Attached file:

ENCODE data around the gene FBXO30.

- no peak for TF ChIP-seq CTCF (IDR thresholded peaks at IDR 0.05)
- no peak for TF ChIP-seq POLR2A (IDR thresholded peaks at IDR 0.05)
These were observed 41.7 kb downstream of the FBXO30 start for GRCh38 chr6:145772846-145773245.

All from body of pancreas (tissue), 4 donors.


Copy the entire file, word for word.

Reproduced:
ENCODE data around the gene FBXO30.

- no peak for TF ChIP-seq CTCF (IDR thresholded peaks at IDR 0.05)
- no peak for TF ChIP-seq POLR2A (IDR thresholded peaks at IDR 0.05)
These were observed 41.7 kb downstream of the FBXO30 start for GRCh38 chr6:145772846-145773245.

All from body of pancreas (tissue), 4 donors.